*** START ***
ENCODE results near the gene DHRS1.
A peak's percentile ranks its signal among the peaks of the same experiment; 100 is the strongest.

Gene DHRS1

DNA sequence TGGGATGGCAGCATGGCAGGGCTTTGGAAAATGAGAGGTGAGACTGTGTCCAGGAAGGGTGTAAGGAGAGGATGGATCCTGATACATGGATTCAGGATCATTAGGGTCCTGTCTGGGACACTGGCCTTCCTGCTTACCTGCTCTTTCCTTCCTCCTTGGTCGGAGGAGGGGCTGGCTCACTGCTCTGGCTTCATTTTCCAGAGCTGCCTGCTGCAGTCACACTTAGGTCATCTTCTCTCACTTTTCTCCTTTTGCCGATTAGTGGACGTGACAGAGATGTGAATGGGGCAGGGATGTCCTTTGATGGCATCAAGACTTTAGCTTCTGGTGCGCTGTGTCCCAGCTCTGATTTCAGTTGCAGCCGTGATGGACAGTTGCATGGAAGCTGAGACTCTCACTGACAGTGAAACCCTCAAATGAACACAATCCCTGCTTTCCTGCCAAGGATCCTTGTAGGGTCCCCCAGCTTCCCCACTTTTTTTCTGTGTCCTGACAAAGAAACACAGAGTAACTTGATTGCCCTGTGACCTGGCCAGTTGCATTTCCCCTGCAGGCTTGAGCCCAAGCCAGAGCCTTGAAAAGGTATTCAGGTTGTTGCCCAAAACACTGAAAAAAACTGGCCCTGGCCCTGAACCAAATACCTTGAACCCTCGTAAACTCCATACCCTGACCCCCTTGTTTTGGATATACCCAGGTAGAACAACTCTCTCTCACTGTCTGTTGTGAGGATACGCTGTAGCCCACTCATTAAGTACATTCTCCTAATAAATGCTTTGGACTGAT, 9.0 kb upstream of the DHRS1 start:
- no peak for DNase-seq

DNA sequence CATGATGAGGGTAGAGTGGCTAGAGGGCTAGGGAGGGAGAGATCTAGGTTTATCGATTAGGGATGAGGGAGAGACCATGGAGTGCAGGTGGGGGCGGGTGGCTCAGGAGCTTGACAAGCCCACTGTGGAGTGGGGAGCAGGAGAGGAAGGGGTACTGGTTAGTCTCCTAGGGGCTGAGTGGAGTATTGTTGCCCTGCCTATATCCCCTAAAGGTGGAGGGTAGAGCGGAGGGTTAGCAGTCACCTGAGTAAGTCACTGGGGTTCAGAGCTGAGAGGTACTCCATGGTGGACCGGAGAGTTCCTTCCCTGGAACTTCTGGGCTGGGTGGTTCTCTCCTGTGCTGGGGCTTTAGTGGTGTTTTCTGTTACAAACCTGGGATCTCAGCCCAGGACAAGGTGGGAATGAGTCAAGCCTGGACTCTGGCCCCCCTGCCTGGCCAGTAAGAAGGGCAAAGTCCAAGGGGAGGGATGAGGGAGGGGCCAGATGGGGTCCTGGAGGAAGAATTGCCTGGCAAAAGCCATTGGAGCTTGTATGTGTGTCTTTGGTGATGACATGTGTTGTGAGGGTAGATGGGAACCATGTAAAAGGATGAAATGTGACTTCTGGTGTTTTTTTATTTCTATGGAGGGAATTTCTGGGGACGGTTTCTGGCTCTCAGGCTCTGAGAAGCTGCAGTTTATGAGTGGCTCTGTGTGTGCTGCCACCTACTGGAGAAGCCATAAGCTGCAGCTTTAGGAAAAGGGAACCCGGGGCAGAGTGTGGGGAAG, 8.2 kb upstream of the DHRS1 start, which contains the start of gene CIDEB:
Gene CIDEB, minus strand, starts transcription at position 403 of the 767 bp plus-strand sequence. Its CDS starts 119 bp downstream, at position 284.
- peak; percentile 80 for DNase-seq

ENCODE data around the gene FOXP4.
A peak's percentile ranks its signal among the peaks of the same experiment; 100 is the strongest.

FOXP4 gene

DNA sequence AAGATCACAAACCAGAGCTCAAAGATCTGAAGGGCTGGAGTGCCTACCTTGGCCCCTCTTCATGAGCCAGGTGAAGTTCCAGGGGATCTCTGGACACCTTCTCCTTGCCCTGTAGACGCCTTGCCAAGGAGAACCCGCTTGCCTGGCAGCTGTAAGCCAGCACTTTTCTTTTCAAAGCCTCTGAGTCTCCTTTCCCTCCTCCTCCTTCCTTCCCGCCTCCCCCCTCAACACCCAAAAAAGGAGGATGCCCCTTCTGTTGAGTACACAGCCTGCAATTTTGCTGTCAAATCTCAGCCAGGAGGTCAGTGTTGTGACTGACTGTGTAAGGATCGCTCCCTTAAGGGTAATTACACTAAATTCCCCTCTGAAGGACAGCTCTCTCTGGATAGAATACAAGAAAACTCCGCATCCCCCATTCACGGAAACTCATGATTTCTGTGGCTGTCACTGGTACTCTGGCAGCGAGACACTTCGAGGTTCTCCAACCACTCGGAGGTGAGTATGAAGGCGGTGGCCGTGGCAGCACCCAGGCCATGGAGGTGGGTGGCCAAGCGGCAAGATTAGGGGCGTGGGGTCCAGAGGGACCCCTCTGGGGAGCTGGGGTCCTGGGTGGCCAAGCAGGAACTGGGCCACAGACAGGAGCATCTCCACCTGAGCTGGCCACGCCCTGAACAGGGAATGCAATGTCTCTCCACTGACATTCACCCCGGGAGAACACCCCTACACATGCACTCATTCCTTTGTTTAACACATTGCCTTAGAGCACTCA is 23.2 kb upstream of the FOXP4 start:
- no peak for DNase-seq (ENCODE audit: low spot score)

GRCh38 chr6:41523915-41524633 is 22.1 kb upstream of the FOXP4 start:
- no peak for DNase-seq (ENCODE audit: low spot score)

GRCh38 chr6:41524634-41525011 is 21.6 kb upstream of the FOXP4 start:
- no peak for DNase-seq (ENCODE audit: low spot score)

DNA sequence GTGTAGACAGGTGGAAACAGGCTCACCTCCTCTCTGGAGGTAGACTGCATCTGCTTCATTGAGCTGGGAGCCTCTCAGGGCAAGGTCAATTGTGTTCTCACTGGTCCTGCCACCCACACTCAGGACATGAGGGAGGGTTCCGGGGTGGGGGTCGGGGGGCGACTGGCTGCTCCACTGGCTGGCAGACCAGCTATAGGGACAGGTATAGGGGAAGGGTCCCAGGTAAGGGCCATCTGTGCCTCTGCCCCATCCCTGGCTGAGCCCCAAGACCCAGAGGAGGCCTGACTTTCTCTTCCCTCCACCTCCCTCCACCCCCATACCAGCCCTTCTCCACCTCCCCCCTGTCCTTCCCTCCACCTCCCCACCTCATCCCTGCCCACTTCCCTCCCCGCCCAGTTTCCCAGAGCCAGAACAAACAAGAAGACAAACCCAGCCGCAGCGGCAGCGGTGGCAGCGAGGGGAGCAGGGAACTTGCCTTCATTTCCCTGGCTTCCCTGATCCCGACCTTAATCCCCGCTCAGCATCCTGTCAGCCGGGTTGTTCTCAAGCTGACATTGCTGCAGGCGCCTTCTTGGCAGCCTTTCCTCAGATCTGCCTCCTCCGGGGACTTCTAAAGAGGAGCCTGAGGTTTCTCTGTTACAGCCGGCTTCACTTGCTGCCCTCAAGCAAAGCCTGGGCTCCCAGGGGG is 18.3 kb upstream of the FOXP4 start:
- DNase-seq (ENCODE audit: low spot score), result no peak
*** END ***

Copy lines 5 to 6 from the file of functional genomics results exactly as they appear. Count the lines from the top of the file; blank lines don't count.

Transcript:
- no peak for DNase-seq

DNA sequence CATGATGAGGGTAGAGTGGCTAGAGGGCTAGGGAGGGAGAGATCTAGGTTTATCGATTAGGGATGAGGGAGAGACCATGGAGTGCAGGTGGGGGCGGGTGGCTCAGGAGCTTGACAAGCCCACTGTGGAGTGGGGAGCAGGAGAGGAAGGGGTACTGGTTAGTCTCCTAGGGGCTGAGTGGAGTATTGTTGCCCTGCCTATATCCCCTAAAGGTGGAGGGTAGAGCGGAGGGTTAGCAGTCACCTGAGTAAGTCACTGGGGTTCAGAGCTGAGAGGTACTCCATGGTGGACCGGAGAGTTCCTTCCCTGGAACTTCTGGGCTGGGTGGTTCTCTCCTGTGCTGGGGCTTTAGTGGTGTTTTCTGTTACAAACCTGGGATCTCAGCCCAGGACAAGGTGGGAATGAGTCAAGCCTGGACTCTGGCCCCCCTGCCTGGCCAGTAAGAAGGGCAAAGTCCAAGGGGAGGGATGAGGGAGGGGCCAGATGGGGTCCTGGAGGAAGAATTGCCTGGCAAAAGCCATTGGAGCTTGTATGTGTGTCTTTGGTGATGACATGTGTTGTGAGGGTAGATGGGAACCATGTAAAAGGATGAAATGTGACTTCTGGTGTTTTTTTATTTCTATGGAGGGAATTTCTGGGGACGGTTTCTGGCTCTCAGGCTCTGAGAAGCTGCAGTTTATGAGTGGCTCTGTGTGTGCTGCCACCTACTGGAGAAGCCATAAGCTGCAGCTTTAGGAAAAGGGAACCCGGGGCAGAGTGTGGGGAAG, 8.2 kb upstream of the DHRS1 start, which contains the start of gene CIDEB: